Ron, Save the Chimps, Fort Pierce, Florida, USA, 2008. Ron and I were born just a few months apart in 1976. While I was being nursed and loved by my family, he was taken away from his mother, who was likely a "breeder chimp," and put in a 5x5x7' cage suspended above the ground.
When Ron and I were 8 years old, I was making friends and climbing trees. Ron, the chimp, was nowhere near a forest; he was alone in that cage, being darted and anesthetized over and over for invasive research. Though his charts are sketchy, we know that during that time, he was once anesthetized 16 times in a 5 week period.
In 1998, when Ron and I were 22, I went off to the Amazon for an adventure. He was still in the labs, and was placed in a spinal dynamics study, during which a disc in his neck was removed. Following the invasive surgery on his spine, Ron was not given pain medication for 8 days. When he was given medication, it was only two Tylenol pills.
Mercifully, in 2002, Ron was rescued by Save the Chimps. He was one of the lucky few. Though he had many acres on which to roam with his chimpanzee friends, he chose to stay indoors and form this nest of blankets. This is what Ron did every day, and that's where I took this photograph. Ron died there in 2011, peacefully but prematurely, a common fate for animals used in research. © Jo-Anne McArthur
Chatuchak Weekend Market, Bangkok, Thailand, 2011. The Chatuchak market draws over two hundred thousand visitors each day and is famous for its hundreds of stalls, many of which sell live animals, most of them pets. For the length of a city block, shopkeepers had laid out thousands of fish, eels, turtles, stingrays and other animals in tiny plastic bags along the sidewalk. Some of these creatures can live up to two hours in the bag; others two or three days. Either way, many die before they're sold. © Jo-Anne McArthur
Rabbit Slaughter House. Spain, 2013. Thousands of rabbit bodies are hung in a cooling area at this slaughter plant. This conveyor belt moves the rabbits slowly through the room and out into the packing area. © Jo-Anne McArthur
Binh Long Monkey Farm, Pakse, Laos, 2011. Before monkeys get to laboratories in Europe, China and North America, many are caught in the wild or bred in Southeast Asia in places like this breeding facility. As I walked by each cage in the area for sick and injured macaques, this terrified monkey tried desperately to hide behind the only thing he could - this piece of rebar.
As a result of the investigative work we did in Southeast Asia, which was then presented at the CITES convention in Geneva, two of the three breeding farms we visited were closed down. © Jo-Anne McArthur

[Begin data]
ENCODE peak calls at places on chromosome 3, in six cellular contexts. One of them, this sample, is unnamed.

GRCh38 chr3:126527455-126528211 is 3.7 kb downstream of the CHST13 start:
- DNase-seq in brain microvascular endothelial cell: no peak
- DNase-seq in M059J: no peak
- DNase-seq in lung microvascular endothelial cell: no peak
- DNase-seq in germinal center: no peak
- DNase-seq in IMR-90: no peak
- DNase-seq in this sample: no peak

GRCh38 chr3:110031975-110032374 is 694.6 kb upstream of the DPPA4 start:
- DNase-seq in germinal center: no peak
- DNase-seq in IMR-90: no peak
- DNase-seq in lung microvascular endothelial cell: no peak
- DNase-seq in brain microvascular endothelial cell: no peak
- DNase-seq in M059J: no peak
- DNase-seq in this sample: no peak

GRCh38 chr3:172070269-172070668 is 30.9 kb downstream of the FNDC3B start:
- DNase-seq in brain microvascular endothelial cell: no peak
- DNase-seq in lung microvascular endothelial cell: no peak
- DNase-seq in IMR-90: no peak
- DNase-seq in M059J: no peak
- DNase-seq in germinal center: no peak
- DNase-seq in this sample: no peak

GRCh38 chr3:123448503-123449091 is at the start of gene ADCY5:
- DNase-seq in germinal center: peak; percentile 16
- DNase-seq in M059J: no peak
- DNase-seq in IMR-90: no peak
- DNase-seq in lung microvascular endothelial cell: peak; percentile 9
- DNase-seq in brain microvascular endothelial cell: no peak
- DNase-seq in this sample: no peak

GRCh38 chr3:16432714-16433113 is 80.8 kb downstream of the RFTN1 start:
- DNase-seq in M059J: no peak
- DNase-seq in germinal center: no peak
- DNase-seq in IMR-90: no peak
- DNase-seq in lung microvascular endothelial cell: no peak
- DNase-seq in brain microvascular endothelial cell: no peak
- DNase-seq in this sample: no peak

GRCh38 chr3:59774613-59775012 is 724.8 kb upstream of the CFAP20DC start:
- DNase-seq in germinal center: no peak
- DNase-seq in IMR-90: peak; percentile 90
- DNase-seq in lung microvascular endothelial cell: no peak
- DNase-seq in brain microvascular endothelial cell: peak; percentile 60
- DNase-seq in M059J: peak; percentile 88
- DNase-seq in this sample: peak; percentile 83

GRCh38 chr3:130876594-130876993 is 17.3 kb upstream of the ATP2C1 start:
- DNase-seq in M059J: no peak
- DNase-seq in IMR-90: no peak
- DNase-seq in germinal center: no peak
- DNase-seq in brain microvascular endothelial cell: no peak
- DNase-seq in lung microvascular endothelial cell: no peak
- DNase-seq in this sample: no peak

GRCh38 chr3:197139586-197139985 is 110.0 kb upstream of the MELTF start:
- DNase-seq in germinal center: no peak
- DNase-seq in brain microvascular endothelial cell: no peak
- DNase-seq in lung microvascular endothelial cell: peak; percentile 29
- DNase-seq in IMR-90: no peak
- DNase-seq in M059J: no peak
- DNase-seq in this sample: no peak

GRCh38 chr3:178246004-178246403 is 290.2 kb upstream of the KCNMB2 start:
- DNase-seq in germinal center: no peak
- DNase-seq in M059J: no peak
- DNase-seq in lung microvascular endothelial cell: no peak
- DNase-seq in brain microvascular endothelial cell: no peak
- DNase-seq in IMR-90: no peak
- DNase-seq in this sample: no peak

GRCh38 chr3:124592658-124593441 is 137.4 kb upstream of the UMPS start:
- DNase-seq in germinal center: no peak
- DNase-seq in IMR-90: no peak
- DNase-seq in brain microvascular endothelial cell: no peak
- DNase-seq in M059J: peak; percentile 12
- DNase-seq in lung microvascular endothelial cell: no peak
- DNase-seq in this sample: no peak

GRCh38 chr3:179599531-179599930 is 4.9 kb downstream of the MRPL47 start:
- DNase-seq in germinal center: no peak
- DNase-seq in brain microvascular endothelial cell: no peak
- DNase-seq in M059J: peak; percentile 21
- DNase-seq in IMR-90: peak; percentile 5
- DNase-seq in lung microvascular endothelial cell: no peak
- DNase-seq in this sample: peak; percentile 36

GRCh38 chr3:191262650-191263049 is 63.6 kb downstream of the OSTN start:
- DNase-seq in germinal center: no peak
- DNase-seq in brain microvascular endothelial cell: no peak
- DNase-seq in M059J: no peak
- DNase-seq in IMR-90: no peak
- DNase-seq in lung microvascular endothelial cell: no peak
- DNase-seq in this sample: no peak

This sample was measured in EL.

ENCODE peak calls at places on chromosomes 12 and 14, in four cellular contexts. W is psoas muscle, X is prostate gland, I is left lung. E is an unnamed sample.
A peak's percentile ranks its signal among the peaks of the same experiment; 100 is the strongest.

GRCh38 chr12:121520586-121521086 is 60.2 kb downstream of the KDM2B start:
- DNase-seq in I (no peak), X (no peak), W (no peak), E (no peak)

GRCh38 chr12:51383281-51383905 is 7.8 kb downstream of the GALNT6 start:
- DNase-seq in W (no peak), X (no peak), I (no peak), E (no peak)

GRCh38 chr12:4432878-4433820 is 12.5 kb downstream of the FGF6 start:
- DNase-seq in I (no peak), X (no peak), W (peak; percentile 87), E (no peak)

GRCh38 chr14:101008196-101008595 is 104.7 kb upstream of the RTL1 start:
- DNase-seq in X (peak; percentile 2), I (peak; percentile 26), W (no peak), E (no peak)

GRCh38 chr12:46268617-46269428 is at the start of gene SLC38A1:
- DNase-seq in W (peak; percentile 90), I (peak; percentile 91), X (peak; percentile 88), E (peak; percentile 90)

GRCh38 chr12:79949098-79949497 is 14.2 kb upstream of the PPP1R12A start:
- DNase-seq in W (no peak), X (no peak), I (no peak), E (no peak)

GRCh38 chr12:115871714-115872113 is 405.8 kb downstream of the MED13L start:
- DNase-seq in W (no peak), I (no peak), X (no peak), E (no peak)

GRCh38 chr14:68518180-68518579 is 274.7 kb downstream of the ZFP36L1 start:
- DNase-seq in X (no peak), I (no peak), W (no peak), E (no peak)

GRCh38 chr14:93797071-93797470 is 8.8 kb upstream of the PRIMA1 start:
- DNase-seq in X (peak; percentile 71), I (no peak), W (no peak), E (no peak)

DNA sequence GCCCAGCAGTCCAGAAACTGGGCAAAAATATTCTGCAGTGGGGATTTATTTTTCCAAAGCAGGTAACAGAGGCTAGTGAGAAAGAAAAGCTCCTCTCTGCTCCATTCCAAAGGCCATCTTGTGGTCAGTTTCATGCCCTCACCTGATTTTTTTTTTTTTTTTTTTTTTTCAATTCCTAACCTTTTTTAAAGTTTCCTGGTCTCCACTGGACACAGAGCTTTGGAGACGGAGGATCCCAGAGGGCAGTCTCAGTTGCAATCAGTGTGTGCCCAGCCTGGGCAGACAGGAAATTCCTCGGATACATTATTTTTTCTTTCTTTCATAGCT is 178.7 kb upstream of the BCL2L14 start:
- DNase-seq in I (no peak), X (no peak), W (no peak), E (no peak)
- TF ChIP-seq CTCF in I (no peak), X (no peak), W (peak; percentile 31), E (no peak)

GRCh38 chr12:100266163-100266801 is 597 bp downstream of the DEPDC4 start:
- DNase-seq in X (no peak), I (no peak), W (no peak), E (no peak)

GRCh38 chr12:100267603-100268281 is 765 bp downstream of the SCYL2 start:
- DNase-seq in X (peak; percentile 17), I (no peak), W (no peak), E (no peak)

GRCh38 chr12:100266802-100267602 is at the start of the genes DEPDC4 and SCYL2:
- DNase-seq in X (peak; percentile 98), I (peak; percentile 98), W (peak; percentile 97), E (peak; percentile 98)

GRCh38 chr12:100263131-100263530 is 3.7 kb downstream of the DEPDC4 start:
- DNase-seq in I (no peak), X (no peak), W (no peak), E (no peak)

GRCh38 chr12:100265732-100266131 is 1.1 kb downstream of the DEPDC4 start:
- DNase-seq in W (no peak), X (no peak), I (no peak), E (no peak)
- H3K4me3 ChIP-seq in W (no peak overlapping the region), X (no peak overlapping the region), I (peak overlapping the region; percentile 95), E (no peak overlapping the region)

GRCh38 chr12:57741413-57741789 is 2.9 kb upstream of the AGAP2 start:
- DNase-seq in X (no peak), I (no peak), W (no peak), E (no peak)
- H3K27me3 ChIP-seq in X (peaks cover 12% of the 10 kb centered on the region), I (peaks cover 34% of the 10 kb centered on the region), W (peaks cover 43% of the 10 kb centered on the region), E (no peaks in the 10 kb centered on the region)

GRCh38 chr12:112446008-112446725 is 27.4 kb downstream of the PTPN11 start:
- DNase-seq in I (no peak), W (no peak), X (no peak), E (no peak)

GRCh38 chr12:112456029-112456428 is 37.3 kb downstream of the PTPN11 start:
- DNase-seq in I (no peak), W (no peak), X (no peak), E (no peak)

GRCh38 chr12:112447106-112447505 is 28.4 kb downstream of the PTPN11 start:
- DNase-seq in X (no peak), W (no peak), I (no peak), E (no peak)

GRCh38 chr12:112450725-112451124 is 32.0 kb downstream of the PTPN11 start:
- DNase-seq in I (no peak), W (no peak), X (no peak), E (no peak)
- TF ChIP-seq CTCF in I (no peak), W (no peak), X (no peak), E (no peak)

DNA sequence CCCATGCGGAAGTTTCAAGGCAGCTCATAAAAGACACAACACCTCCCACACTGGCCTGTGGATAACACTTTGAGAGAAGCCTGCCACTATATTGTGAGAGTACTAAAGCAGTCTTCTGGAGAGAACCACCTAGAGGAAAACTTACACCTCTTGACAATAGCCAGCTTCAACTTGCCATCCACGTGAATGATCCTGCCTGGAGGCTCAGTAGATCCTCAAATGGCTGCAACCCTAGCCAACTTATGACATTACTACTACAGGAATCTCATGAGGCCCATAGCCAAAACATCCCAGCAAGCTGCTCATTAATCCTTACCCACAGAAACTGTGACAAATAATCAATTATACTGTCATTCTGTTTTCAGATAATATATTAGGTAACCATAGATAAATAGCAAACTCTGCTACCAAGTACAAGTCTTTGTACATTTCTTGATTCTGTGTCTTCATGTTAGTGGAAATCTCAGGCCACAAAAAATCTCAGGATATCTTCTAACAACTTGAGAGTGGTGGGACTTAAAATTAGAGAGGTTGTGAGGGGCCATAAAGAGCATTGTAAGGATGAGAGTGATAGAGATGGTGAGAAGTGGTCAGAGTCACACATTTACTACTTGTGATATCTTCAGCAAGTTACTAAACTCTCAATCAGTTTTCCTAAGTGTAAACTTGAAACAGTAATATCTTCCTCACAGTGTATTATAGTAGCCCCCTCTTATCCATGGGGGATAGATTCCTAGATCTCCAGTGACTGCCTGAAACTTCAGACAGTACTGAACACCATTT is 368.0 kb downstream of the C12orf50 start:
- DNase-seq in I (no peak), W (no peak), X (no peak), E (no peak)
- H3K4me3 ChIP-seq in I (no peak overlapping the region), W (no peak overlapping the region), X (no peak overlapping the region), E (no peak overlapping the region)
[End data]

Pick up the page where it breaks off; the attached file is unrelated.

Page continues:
The Cruelest Sky. Canada, 2012. One of hundreds of pigs in a transport truck peers out through a ventilation hole. She was slaughtered within an hour or so of this photograph. © Jo-Anne McArthur
Calico Fox at a Fur Farm in Europe, 2011. © Jo-Anne McArthur
Dairy Farm. Spain, 2010. Several times a day, cows enter a large room to be milked at this organic dairy farm. They walk slowly along the paths towards the milking stalls and back themselves in. Men, gathered on a lower level so that they are face-level with the udders, quickly attach milking machines to them. The cows are eager to be milked so that the fullness of their udders can be relieved. They have no babies to do that work, as the calves have been removed from the mothers at birth, to become either veal, or, eventually, dairy cows themselves. © Jo-Anne McArthur
Fan and Cigar, San Sebastian de los Reyes, Spain, 2010. Though the "We Animals" project is about non-human animals, by and large it looks at our relationship with them. It's a sociological study that looks at how we see, and fail to see, animals. Great examples include bull fights, zoos and aquaria, where animals are meant to be the central feature, and yet we are so caught up in our own experiences there that we fail to see the individual. Those animals are often lonely, confined, abused or even—as in this case—summarily executed. We see an object for our amusement, not an individual, who—given the choice—wouldn't be living and dying at our whim. © Jo-Anne McArthur
A Deer in the City, New York City, USA, 2005. The bodies of animals are all around us in many forms. This photograph captures how close we are to them and yet how far away we remain. One way or another, we always carry them with us—even wild creatures in the middle of a city. © Jo-Anne McArthur
Restraining Jackets, The Coulston Foundation, Alamogordo, New Mexico, USA, 2008. After Save the Chimps bought the Coulston Foundation in 2002, I was invited to visit the site and photograph the remaining tools and paperwork, chilling memorabilia from the decades-long research that had happened there. I photographed all manner of restraints, including jackets like these, most of which were still stained with blood. © Jo-Anne McArthur
We Animals, Book Cover. © Jo-Anne McArthur